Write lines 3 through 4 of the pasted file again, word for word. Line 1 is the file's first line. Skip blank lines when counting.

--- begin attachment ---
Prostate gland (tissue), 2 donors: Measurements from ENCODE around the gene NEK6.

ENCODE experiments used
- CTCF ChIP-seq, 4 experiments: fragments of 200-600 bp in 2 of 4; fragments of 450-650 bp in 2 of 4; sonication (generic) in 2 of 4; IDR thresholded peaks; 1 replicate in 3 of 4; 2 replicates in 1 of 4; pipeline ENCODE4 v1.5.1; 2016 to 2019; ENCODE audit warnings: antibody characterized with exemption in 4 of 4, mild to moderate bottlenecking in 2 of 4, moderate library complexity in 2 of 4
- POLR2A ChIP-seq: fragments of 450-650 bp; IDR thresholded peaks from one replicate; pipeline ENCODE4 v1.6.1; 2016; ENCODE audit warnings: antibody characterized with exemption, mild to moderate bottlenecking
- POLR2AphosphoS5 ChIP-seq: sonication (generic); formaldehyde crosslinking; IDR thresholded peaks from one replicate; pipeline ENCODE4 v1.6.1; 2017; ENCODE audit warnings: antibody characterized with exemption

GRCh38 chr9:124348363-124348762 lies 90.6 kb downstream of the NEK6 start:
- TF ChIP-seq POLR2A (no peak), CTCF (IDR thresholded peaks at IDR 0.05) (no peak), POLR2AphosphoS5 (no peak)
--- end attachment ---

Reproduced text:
- CTCF ChIP-seq, 4 experiments: fragments of 200-600 bp in 2 of 4; fragments of 450-650 bp in 2 of 4; sonication (generic) in 2 of 4; IDR thresholded peaks; 1 replicate in 3 of 4; 2 replicates in 1 of 4; pipeline ENCODE4 v1.5.1; 2016 to 2019; ENCODE audit warnings: antibody characterized with exemption in 4 of 4, mild to moderate bottlenecking in 2 of 4, moderate library complexity in 2 of 4
- POLR2A ChIP-seq: fragments of 450-650 bp; IDR thresholded peaks from one replicate; pipeline ENCODE4 v1.6.1; 2016; ENCODE audit warnings: antibody characterized with exemption, mild to moderate bottlenecking